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Memory Expansion for DeltaLab Effectron I (ADM1020)

I have several digital delays, but they all have approx. 1 sec maximum delay. While you can get longer delays in various FX boxes nowadays, I really want the easy-access user interface of the old Echo units, where you can continuously change the length and feedback with a dedicated knob. I also prefer discreet (well, MSI) adress counters to DSPs or ASICs, as you can hack the counting / reset more easily.
After a fruitless search for a cheap digital delay that fits my needs, I decided to expand the memory of my DeltaLab Effectron I. This box looks like the cheapest one of an entire line of FX devices, and while covering Flanger / Chorus / Echo delay ranges, the Echo section is quite basic. You can tune it from 250msec to 1sec with a knob that is shared by the LFO modulation depth, you can set positive or negative feedback (with a nice HF rolloff), and that's about it.
I wanted to have at least the double delay time (2sec is still not much, but it's way more useful than 1sec.), a non-deteriorating infinite repeat switch ("Loop"), and the ability to record a 1sec Loop first and then double it to 2sec, to add more input signal on the 2sec loop afterwards.
As it turned out, this is quite easy to accomplish on the ADM1020 (and probably on other DeltaLab
products, too.)
DeltaLab used a special type of Adaptive Delta Modulation (ADM), which they continuously improoved over the years. You might take a look at US-Patents #31720, #4190801, 4254502, #4305050, #4313204 and #4462106. This is much more sophisticated than the cheap ADM projects that were published in various magazines as musical diy projects. (Elrad Delta-Delay, and others) The great thing is that the patent text even has component values shown !
While the whole ADM method is just of historic interest today (The main advantage was that you got long delays with minimum RAM size ...), the lucky electronics hacker benefits from the 1bit
data stream that was fed into a dedicated input pin of a RAM chip, and was read out of the RAM chip at another dedicated pin. Allthough there was some multiplexing needed for the adress inputs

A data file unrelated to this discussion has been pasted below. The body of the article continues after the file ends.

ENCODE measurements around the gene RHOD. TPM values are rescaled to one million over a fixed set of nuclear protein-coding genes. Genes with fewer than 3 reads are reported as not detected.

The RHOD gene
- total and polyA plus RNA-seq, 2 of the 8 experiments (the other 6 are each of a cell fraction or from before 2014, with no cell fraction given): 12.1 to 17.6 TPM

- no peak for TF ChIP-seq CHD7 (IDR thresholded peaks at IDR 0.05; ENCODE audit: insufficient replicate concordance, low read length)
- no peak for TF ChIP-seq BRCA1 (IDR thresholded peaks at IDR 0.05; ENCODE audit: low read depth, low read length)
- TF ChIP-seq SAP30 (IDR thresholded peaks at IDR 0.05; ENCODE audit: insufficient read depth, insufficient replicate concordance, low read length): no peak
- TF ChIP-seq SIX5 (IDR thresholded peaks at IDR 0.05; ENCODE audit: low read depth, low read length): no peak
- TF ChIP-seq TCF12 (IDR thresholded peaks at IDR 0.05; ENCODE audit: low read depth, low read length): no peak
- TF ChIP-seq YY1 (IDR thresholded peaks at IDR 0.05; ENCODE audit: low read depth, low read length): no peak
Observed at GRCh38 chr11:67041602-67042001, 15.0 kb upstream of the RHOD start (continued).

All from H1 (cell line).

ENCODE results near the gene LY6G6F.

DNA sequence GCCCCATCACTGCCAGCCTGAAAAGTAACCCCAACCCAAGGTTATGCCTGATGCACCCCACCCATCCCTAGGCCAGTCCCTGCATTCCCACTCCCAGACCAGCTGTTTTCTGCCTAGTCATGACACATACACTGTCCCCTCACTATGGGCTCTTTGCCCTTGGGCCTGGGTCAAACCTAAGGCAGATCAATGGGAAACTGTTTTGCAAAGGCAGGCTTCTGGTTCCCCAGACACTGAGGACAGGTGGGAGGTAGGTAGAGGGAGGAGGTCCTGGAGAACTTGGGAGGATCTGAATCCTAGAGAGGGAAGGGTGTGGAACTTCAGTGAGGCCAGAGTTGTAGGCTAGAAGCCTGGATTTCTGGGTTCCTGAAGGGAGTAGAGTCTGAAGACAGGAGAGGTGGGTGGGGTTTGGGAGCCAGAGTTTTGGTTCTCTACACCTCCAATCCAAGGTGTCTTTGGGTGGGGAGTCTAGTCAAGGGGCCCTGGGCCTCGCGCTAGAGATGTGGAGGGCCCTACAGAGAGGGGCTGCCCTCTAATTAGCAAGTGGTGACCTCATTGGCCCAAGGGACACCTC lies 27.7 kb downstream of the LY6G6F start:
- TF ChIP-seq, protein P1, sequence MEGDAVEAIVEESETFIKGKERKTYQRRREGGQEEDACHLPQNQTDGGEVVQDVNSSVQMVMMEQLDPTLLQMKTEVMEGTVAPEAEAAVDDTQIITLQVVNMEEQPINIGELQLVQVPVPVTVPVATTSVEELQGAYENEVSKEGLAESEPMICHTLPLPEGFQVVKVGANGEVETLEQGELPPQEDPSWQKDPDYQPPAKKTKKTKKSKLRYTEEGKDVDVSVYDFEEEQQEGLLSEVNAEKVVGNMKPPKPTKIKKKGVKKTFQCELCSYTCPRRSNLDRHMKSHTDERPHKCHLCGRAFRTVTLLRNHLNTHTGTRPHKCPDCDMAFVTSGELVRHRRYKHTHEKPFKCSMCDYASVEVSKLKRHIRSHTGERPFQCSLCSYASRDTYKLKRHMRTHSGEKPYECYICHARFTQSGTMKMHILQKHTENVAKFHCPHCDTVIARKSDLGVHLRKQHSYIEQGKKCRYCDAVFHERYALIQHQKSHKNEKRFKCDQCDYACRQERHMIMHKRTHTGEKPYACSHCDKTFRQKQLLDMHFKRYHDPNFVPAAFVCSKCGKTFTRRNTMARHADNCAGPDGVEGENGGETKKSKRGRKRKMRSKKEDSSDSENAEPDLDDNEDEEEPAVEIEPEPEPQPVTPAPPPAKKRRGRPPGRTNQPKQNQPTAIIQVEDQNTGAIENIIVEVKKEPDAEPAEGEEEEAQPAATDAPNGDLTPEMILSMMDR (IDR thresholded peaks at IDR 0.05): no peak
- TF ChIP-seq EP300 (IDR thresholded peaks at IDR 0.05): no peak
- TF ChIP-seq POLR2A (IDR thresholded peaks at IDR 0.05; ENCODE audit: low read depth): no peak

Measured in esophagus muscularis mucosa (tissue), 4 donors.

(CAS, RAS), the data stream is handled as easily as you could dream of.
For memory expansion, you just solder a new RAM chip on top of one that's already in the circuit, simply soldering all pins down to the corresponding pins of the original chip, except the two pins for Data In and Data Out, which are bent sidewards. The new RAM is thus supplied with all the voltages, strobes and adresses of the original one, and you can connect the Data path of the new RAM in series with the Data path of the old RAM with minimum re-wiring.
How is it done ? The following pictures should explain it all. (The new RAM chips are drawn separate from the old ones, but they should be mounted on top of the old ones, as just described.)
You need two additional switches - there is enough blank space on the front panel. I have tried the modification just as it's shown in the drawing, and in a second step I've used electronic switches instead (4053). There was not much difference in performance, so I decided to publish the easy version.
If you only want to expand the time of the delay, you don't need switches at all. Just connect all 6 RAMs in series (data wise). The way Ive done it, you can run it in 1sec mode, fill both halves of the RAM in parallel, and then make a seamless switch to double the loop time. This is one of the features I really wanted, and it works well with just two 10k resistors for "normalizing" the data path, and overriding this with a different, lower impedance, data path when the switches are closed.

Warning (as usual):
While I have actually built this into my ADM1020, I take no responsibility if it does not work on yours, or if you damage anything. It's at your own risk !

Good luck, and give me feedback if you're doing similar things, or if you have a long Delay (> 4sec) for sale.